What if my meter is located in my driveway?
If the meter serving your property is located in the driveway, avoid parking vehicles over the meter. Public Utilities personnel need to be able to access meters to read them and to turn off water during emergencies. City Code authorizes Public Utilities to tow vehicles blocking water meters if the account is delinquent. Public Utilities will leave notices at the property and on the vehicle five days before any vehicle is towed.
How can I save on my water bill?
Conserving water in and around your home will save money on your water bill. The less you use, the less you'll pay. Repair all leaky faucets and running toilets immediately. Install low-flow toilets and showerheads. Your lawn only needs one inch of water per week. Use a rain gauge and reduce the amount you water accordingly. Install a rain barrel to collect rain water for outdoor watering. For more helpful tips, visit the water conservation
section of our website or visit http://askhrgreen.org
Can I get credit for filling my swimming pool?
Public Utilities does not give a credit for filling a swimming pool.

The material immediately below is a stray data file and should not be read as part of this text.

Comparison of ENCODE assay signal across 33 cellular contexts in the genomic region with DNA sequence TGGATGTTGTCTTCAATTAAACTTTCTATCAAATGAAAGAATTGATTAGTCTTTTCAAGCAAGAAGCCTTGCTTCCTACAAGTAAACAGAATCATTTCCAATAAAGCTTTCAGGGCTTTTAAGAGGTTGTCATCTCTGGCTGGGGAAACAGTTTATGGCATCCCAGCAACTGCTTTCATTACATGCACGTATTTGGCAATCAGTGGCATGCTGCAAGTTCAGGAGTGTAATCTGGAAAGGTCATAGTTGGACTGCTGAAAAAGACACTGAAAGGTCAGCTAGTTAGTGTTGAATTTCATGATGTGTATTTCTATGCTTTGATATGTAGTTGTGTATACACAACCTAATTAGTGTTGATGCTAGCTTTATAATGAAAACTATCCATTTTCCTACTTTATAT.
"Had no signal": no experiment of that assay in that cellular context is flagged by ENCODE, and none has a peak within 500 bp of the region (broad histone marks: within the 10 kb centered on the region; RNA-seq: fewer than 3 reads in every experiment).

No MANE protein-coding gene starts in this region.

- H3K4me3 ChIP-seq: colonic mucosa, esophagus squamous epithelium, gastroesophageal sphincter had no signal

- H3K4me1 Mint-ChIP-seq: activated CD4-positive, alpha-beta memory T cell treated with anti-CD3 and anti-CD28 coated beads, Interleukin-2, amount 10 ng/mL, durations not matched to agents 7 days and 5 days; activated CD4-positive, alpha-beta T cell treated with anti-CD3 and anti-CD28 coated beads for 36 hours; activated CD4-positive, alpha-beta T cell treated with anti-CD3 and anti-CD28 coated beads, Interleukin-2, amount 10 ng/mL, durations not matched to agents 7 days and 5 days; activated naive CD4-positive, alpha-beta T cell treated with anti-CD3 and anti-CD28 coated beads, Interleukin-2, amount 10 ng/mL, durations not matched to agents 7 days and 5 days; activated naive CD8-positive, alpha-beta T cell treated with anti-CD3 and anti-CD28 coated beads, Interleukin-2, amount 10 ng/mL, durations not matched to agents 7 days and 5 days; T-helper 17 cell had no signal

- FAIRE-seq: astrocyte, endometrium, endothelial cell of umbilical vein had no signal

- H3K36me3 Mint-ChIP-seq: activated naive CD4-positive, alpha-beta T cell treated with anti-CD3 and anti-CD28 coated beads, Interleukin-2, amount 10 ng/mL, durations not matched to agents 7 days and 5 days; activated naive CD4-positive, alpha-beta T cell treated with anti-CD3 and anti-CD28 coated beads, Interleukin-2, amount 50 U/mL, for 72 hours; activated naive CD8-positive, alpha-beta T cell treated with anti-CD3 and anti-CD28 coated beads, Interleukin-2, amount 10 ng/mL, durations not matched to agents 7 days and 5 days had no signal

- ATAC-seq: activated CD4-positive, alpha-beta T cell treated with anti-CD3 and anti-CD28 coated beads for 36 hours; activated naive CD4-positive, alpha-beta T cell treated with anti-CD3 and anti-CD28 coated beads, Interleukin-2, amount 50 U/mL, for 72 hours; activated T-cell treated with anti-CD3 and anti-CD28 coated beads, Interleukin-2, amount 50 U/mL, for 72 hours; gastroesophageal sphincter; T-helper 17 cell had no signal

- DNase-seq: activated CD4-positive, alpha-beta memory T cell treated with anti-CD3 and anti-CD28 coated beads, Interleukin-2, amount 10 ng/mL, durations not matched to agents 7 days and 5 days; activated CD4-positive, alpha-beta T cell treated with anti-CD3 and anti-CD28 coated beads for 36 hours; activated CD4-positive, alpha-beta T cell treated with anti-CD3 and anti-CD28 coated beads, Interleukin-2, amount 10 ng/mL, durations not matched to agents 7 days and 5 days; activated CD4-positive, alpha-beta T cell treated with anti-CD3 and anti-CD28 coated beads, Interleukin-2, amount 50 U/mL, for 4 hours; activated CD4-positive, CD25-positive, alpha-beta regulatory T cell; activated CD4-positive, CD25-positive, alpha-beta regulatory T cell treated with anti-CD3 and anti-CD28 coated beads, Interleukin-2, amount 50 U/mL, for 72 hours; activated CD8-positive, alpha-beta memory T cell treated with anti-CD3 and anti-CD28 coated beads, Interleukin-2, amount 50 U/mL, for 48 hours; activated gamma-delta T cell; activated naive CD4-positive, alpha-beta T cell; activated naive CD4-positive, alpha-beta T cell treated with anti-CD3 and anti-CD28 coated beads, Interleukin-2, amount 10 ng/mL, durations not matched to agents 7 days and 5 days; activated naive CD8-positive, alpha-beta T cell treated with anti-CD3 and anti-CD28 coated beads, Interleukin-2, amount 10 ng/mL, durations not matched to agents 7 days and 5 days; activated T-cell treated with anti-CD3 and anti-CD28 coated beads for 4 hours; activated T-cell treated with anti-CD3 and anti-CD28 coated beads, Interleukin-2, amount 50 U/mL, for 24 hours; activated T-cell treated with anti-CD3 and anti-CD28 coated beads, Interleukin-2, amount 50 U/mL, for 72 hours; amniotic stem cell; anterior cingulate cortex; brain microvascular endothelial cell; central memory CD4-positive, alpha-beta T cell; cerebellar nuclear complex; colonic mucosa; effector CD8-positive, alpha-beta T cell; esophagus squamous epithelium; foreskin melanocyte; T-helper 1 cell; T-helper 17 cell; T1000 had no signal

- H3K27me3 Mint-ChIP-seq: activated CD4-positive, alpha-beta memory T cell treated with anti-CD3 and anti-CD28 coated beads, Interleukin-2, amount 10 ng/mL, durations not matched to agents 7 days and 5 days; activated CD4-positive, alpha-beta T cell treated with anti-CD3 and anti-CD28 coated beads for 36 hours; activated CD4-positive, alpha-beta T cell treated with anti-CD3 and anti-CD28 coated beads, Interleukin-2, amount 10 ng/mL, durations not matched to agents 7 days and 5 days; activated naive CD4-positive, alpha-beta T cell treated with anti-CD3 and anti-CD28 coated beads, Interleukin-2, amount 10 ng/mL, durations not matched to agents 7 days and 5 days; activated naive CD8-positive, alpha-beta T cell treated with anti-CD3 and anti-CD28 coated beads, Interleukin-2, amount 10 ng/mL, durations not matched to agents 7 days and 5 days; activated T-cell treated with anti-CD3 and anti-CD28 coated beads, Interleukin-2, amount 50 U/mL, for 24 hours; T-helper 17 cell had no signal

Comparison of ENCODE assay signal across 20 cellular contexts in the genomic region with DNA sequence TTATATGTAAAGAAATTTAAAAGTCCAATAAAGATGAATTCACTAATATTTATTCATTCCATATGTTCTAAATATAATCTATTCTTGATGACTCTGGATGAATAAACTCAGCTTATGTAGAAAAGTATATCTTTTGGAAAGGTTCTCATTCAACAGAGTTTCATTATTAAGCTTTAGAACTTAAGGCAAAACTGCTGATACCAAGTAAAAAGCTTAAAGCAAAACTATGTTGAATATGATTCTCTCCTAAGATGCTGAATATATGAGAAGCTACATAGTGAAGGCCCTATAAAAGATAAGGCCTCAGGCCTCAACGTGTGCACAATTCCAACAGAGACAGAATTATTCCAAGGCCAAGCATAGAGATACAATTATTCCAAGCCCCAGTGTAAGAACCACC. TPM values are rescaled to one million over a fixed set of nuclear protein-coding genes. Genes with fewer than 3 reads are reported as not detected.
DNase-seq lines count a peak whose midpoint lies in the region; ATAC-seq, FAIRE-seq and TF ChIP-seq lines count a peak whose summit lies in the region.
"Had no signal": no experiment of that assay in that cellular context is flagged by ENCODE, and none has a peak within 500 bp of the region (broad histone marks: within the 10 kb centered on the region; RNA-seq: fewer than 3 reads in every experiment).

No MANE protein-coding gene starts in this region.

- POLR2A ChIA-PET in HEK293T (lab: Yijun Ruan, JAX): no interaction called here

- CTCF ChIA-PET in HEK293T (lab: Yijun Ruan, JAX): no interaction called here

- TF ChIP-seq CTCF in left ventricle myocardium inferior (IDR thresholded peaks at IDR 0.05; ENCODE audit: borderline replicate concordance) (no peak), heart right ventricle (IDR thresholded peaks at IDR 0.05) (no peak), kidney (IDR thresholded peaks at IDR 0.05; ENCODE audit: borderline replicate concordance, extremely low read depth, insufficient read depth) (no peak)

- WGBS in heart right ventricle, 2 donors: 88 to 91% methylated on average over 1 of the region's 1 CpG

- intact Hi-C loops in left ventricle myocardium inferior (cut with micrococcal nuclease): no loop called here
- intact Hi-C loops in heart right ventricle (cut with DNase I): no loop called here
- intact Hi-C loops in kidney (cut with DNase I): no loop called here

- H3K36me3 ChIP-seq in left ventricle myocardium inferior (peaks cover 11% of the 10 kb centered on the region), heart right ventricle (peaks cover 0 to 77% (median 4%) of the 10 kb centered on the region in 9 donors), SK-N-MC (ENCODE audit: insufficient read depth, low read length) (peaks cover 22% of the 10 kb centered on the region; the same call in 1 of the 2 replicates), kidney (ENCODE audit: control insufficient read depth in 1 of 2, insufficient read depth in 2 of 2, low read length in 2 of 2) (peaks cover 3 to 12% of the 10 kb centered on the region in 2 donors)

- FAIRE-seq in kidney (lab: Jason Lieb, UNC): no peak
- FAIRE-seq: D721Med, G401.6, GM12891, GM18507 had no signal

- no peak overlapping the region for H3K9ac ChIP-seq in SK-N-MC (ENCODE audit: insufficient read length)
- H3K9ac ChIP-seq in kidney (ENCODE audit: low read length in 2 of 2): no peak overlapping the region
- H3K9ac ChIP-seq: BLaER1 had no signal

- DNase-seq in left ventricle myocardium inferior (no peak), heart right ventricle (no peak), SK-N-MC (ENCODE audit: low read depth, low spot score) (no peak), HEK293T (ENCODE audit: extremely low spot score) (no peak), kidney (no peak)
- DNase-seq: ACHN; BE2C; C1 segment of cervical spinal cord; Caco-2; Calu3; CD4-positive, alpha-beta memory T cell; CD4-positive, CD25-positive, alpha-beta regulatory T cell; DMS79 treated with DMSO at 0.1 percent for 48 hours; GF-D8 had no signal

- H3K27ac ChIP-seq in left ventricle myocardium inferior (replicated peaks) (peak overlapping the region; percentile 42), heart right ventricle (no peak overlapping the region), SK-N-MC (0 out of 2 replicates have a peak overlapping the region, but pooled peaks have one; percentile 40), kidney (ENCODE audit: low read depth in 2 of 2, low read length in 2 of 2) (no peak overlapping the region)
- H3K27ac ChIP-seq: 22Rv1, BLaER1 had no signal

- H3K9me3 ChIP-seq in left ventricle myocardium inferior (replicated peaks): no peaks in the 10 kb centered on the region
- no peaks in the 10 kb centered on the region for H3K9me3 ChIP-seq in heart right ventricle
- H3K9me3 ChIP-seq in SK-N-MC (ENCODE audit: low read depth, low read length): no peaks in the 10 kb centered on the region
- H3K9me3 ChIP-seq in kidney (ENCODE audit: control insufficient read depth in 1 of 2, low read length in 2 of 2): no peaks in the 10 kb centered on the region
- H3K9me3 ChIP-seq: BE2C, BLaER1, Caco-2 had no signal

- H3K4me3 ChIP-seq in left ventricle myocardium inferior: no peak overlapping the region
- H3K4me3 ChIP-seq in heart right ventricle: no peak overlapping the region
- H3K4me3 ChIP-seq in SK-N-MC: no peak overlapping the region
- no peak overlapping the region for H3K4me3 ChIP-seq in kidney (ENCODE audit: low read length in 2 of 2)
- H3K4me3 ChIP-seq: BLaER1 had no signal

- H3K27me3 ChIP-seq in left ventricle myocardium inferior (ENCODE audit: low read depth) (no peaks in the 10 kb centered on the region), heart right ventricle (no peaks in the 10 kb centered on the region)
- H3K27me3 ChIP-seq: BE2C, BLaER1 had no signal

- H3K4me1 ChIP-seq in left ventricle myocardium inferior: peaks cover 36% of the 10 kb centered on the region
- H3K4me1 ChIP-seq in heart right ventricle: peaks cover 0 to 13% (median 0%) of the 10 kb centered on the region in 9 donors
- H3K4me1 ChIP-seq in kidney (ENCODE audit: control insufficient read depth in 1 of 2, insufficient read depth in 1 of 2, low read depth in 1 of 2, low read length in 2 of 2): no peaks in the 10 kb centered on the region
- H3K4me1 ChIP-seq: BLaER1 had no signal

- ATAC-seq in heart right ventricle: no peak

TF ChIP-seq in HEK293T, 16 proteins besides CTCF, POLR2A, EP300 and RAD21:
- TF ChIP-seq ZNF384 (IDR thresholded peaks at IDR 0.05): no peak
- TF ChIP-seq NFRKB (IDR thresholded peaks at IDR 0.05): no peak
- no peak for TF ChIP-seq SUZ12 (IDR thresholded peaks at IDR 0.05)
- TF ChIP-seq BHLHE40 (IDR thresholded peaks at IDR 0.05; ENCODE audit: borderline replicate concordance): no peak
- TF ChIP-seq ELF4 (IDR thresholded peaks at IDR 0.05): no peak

How do I obtain a water or sewer tap, or a fire hydrant or irrigation meter?
Visit the Public Utilities Business Division Customer Service Office. A representative will assist you. The office is located at the Municipal Center, on the 2nd floor of Building 2. The address is 2405 Courthouse Drive, Virginia Beach, VA 23456.
What is Storm Water Management?
Storm water management helps to minimize flooding and improve water quality through the construction, maintenance and monitoring of systems that improve storm water drainage.
Are the Storm Water Management fee and the Sanitary Sewer Service charge related?
No. The Sanitary Sewer Service charge is for collection and pumping of your household wastewater to the Hampton Roads Sanitation District (HRSD) for treatment and disposal. The Storm Water Management fee pays a portion of the costs of providing and maintaining drainage systems that collect and divert rainfall and storm water runoff from the streets and property around your home.